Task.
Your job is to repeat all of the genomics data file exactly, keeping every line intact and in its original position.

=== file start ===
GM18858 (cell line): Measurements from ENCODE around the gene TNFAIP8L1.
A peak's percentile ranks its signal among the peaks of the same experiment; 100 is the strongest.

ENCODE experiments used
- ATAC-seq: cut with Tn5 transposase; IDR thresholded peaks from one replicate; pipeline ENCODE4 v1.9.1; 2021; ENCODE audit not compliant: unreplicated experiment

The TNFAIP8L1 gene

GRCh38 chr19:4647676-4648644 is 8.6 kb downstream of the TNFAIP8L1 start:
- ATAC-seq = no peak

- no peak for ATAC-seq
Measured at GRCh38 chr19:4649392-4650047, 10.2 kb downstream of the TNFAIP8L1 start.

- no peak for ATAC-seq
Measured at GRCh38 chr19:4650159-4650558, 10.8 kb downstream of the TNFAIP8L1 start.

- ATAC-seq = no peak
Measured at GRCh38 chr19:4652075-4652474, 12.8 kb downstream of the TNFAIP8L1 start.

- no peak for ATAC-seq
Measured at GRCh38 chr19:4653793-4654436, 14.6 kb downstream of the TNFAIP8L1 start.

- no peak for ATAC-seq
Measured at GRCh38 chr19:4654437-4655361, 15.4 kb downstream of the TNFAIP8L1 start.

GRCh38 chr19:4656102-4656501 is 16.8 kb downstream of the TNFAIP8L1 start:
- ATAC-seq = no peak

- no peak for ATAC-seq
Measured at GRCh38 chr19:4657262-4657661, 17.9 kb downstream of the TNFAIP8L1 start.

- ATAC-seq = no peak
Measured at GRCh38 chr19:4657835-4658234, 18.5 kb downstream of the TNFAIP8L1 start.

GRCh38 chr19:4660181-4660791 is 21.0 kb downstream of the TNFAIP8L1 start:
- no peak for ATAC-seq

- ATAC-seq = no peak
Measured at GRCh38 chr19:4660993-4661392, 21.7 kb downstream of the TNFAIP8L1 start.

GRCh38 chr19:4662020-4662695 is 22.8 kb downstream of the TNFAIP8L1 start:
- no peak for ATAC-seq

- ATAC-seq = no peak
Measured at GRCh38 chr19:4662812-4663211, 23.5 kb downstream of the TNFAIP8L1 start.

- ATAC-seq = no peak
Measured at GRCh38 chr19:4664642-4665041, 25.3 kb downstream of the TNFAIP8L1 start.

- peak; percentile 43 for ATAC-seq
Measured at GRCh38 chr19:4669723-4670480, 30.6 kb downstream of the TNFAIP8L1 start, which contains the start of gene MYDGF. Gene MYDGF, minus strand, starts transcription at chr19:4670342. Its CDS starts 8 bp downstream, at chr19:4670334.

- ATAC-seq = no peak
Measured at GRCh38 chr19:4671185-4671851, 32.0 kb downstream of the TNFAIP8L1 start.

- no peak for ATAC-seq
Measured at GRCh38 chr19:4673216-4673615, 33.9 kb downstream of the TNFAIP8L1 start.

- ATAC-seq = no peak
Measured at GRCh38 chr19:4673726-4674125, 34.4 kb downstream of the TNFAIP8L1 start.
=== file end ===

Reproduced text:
GM18858 (cell line): Measurements from ENCODE around the gene TNFAIP8L1.
A peak's percentile ranks its signal among the peaks of the same experiment; 100 is the strongest.

ENCODE experiments used
- ATAC-seq: cut with Tn5 transposase; IDR thresholded peaks from one replicate; pipeline ENCODE4 v1.9.1; 2021; ENCODE audit not compliant: unreplicated experiment

The TNFAIP8L1 gene

GRCh38 chr19:4647676-4648644 is 8.6 kb downstream of the TNFAIP8L1 start:
- ATAC-seq = no peak

- no peak for ATAC-seq
Measured at GRCh38 chr19:4649392-4650047, 10.2 kb downstream of the TNFAIP8L1 start.

- no peak for ATAC-seq
Measured at GRCh38 chr19:4650159-4650558, 10.8 kb downstream of the TNFAIP8L1 start.

- ATAC-seq = no peak
Measured at GRCh38 chr19:4652075-4652474, 12.8 kb downstream of the TNFAIP8L1 start.

- no peak for ATAC-seq
Measured at GRCh38 chr19:4653793-4654436, 14.6 kb downstream of the TNFAIP8L1 start.

- no peak for ATAC-seq
Measured at GRCh38 chr19:4654437-4655361, 15.4 kb downstream of the TNFAIP8L1 start.

GRCh38 chr19:4656102-4656501 is 16.8 kb downstream of the TNFAIP8L1 start:
- ATAC-seq = no peak

- no peak for ATAC-seq
Measured at GRCh38 chr19:4657262-4657661, 17.9 kb downstream of the TNFAIP8L1 start.

- ATAC-seq = no peak
Measured at GRCh38 chr19:4657835-4658234, 18.5 kb downstream of the TNFAIP8L1 start.

GRCh38 chr19:4660181-4660791 is 21.0 kb downstream of the TNFAIP8L1 start:
- no peak for ATAC-seq

- ATAC-seq = no peak
Measured at GRCh38 chr19:4660993-4661392, 21.7 kb downstream of the TNFAIP8L1 start.

GRCh38 chr19:4662020-4662695 is 22.8 kb downstream of the TNFAIP8L1 start:
- no peak for ATAC-seq

- ATAC-seq = no peak
Measured at GRCh38 chr19:4662812-4663211, 23.5 kb downstream of the TNFAIP8L1 start.

- ATAC-seq = no peak
Measured at GRCh38 chr19:4664642-4665041, 25.3 kb downstream of the TNFAIP8L1 start.

- peak; percentile 43 for ATAC-seq
Measured at GRCh38 chr19:4669723-4670480, 30.6 kb downstream of the TNFAIP8L1 start, which contains the start of gene MYDGF. Gene MYDGF, minus strand, starts transcription at chr19:4670342. Its CDS starts 8 bp downstream, at chr19:4670334.

- ATAC-seq = no peak
Measured at GRCh38 chr19:4671185-4671851, 32.0 kb downstream of the TNFAIP8L1 start.

- no peak for ATAC-seq
Measured at GRCh38 chr19:4673216-4673615, 33.9 kb downstream of the TNFAIP8L1 start.

- ATAC-seq = no peak
Measured at GRCh38 chr19:4673726-4674125, 34.4 kb downstream of the TNFAIP8L1 start.